Thursday, December 17, 2015

A Penwasser Christmas (Part I)

 As threatened promised, this is the time of year when I really can't be bothered to write anything new.  After all, there's presents to buy, carolers to snub, and parties to attend (whether I'm invited to them or not...I'm generally not).  So, with that in mind, may I pawn off a post which I wrote many years ago and insist on reposting?  Don't sweat it, if you haven't read it before, it's new.  It's from 2013, so it's been a little while.  So, you have that going for you. 

It could be worse, so quit yer whining.

    The following is a true story (as far as you know) of a Penwasser Christmas in the late sixties/early seventies. Sometime around then.  Hey, give me a break.  It was a long time ago.
And I'm really not that young anymore.

    Christmas was always a big deal at my house.

    Starting immediately after Thanksgiving, we began the run up to the most wonderful time of the year, not counting Flag Day.

    And started to feel sorry for the Jewish kids.  Still, it wasn’t like they didn’t have two weeks off from school.  Besides, they had eight days of Hanukkah, while Christmas was only one.  So, cry me a river, Chosen People. 
On the other hand, while we had Santa,
they had 'Schlomo the Schvitzing Dreidel.'
So, I guess it was kind of a wash.

    As much fun as getting ready for Christmas was, December 25th was actually what we were all waiting for.

Old broad sold separately
    As the clock struck nine on Christmas Eve, our parents scooted us off to bed.  Warned to stay there all night, we were cautioned not to surprise Santa as he placed gifts under our aluminum Christmas tree with its uber-classy color wheel(“Now with primary colors! Plus green!”).

    OK, we bought into the whole Santa thing. Then again, we believed in the Easter Bunny, the tooth fairy, and that a nun could fly.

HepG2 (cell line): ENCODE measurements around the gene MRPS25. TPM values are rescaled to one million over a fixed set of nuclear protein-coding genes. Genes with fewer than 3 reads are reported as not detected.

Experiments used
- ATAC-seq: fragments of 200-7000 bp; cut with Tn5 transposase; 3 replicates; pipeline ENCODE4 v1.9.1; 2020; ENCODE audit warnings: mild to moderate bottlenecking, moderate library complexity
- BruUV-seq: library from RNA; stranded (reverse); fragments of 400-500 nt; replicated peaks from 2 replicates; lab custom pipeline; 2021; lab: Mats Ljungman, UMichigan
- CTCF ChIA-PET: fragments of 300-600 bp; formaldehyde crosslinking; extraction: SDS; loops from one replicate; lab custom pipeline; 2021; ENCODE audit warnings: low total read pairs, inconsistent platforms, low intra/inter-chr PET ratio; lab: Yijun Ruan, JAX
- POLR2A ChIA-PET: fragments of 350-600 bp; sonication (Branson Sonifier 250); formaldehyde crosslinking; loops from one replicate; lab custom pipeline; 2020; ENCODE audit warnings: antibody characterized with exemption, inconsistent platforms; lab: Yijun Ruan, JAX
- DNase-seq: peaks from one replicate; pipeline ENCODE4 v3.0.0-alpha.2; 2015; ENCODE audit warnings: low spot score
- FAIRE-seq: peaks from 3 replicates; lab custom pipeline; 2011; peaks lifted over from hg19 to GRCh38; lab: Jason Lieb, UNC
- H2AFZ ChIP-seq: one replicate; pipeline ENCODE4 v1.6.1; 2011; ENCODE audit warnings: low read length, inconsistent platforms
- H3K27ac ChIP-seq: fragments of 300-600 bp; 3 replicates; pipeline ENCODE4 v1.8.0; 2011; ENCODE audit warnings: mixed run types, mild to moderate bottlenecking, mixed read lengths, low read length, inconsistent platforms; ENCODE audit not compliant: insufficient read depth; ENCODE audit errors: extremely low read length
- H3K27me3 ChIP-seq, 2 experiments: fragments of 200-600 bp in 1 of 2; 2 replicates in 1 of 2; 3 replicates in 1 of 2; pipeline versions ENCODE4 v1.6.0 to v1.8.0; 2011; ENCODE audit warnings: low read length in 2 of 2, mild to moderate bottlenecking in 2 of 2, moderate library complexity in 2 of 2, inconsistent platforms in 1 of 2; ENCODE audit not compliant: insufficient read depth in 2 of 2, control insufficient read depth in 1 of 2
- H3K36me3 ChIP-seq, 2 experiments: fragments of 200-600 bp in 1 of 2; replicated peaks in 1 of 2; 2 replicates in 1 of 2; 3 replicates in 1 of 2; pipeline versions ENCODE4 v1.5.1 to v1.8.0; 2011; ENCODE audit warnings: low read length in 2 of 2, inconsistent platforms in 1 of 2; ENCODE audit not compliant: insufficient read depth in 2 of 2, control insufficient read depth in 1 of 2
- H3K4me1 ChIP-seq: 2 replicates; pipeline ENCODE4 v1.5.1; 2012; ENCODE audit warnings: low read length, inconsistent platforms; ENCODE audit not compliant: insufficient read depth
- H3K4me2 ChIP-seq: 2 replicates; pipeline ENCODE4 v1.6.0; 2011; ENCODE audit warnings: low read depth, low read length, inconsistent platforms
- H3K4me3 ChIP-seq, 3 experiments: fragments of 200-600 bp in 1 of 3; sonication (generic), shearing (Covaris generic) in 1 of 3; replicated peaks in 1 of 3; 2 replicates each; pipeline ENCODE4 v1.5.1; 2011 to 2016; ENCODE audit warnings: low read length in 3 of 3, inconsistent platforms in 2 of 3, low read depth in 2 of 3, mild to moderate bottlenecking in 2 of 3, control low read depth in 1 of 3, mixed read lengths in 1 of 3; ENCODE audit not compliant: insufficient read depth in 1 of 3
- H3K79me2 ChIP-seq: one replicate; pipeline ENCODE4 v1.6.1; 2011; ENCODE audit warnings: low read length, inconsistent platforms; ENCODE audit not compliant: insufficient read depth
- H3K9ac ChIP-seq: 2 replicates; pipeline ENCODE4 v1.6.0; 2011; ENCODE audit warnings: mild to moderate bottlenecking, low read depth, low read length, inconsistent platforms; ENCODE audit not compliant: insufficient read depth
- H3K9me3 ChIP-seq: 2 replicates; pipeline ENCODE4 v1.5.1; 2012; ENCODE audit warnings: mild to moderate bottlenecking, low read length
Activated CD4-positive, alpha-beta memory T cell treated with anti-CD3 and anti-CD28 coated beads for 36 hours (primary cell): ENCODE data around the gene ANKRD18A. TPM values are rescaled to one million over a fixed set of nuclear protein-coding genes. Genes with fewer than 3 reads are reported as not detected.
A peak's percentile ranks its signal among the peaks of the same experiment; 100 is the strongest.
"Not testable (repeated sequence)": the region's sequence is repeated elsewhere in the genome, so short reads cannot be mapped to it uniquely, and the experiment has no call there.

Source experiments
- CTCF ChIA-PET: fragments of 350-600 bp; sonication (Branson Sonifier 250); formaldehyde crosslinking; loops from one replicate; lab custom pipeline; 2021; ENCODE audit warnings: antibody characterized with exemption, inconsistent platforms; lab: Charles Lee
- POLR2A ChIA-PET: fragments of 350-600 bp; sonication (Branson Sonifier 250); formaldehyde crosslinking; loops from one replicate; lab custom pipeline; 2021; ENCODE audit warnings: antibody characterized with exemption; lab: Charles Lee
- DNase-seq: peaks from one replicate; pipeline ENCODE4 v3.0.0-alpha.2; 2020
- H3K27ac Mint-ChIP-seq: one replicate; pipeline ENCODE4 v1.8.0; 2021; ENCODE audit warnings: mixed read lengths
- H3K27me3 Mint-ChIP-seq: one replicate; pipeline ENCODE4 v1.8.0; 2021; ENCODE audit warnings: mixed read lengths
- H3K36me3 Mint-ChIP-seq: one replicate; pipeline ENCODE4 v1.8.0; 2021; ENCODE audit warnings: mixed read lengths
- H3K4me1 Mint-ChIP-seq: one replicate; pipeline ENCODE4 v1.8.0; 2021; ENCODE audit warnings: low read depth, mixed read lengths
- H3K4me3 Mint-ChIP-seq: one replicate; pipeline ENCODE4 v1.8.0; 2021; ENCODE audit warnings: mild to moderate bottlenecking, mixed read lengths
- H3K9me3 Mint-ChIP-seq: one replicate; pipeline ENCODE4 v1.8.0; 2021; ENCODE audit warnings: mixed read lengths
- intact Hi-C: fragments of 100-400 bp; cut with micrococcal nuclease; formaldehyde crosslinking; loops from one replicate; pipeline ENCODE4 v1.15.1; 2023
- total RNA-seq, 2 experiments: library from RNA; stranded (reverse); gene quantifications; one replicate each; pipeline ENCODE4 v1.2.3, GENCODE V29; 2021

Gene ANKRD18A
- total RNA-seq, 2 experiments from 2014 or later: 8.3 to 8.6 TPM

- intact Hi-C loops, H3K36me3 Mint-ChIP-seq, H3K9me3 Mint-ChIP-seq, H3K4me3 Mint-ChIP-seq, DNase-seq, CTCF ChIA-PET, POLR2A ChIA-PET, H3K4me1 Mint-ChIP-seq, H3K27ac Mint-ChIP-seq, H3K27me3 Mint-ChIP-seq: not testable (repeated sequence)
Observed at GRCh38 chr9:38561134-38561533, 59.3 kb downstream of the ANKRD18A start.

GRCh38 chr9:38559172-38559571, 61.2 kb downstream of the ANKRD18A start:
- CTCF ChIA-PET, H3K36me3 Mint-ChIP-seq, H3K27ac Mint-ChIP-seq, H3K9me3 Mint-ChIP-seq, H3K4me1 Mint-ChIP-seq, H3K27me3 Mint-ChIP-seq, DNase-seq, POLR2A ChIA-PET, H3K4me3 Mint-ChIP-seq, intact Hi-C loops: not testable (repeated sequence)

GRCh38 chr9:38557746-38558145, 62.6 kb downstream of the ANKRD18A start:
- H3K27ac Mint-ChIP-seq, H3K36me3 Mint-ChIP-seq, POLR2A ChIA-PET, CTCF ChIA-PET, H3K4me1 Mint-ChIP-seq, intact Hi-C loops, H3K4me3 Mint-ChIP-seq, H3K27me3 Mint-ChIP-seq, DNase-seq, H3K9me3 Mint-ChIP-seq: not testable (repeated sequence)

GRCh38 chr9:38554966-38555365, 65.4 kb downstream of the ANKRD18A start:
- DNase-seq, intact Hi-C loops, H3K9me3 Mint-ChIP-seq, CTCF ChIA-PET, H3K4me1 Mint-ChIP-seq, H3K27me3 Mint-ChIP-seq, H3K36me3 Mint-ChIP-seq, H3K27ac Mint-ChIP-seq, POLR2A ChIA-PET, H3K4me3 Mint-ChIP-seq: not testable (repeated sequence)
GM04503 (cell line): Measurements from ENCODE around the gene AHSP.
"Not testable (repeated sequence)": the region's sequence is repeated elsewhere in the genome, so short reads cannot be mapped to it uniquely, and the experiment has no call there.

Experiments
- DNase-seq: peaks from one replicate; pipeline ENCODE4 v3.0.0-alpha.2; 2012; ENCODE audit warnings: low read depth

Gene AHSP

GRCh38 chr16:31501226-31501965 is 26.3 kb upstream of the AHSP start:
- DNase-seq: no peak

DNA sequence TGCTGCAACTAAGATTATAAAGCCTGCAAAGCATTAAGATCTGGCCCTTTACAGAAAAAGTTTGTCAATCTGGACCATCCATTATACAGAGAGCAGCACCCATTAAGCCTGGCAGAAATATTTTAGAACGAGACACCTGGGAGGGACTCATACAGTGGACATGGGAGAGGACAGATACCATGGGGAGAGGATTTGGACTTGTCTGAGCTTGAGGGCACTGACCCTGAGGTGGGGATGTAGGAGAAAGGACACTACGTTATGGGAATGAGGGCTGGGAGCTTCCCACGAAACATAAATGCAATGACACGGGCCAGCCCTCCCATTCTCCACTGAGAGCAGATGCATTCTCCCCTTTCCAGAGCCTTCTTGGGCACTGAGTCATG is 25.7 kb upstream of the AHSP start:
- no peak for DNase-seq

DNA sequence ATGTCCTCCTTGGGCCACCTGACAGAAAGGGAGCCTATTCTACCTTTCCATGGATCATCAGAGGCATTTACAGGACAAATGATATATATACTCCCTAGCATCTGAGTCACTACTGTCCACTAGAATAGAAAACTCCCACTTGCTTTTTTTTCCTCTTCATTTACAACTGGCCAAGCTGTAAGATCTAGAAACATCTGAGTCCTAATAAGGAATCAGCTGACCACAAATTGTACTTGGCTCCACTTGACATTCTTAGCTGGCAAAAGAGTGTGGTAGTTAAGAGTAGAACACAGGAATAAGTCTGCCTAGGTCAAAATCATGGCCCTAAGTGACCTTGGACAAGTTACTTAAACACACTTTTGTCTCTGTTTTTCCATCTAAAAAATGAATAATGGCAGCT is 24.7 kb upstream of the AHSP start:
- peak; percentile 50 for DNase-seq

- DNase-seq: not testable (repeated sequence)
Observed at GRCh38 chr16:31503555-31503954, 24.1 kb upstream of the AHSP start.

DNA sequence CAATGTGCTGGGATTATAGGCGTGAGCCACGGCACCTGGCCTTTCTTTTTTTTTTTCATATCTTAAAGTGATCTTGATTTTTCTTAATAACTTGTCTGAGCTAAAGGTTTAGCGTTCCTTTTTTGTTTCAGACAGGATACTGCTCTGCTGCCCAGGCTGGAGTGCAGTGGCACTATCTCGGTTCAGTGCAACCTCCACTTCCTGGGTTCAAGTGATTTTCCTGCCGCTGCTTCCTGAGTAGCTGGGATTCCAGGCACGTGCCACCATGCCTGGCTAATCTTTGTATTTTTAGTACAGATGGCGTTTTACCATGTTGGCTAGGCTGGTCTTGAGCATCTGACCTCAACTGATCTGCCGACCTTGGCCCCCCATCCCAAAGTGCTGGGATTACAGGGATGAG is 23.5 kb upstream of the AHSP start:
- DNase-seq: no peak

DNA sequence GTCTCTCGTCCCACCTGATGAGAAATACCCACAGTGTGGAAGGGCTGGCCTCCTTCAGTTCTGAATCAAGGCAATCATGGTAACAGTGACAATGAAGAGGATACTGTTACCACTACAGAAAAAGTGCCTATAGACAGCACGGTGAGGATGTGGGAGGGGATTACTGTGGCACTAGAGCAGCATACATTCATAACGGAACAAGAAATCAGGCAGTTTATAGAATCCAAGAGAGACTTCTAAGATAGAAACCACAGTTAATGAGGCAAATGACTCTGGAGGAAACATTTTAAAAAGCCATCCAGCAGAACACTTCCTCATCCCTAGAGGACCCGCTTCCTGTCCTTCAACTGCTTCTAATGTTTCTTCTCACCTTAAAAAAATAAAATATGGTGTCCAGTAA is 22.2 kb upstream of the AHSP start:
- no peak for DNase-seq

We tossed and turned all evening.  To pass the time, we mortified our sister by making fart noises under our armpits.

It's beginning to sound a lot like...
    As midnight approached, we heard the sound of movement downstairs. Instantly calling a halt to the armpit symphony, we strained to hear what was happening.

    “Santa’s here!” my brother, Gary, gasped.

    Straining my ears, I heard the muffled sound of rustling paper.  Even so, I wasn’t exactly sure what was going on.  It was only when I heard a sharp bang followed by a string of colorful holiday expressions of goodwill that I knew the magic of Christmas had arrived.

    Reassured, I happily closed my eyes.

    What seemed like seconds later, I was rudely awakened.  “C’mon,” Gary excitedly cried, “Santa Claus came last night!”

    He seemed genuinely surprised.  Where had
"Hey, I could come down your chimney.
How do you know I haven't?"
 he been all these weeks?  Of course Santa Claus came last night!  Who’d he expect, Nixon?

    We bounded downstairs to a dazzling rainbow of presents beneath our garish tin pole. Quickly diving into the pile, we were brought up short by a shrill, “Nobody opens anything until your father and I get there!”

    Thus admonished, we nervously perched on the edge of our avocado and gold couch.  It seemed an eternity until our parents trudged like zombies into the living room.

    Coming out of her narcoleptic daze, Mom gushed, “Wow!  What happened?  Did Santa come?” (Amazingly, she sounded as shocked as my brother. What was it with these people?  Did they all have brain damage?).

    Oblivious to her amazement, my father silently nodded.

    Instantly responding, we dove under the tree in a giddy paroxysm of joy.  We were a brood possessed, we were seized with the spirit, we were seagulls descending on a box of French Fries.  

Santa couldn't do better than a ukulele?
Who the hell does he think I am,
Don Frikkin' Ho??"
    After we had torn open our presents, our parents announced that it was time for church.  After all, what says Christmas more than sitting uncomfortably on wooden pews and splashing each other in the face with water from petri dishes disguised as holy water fonts?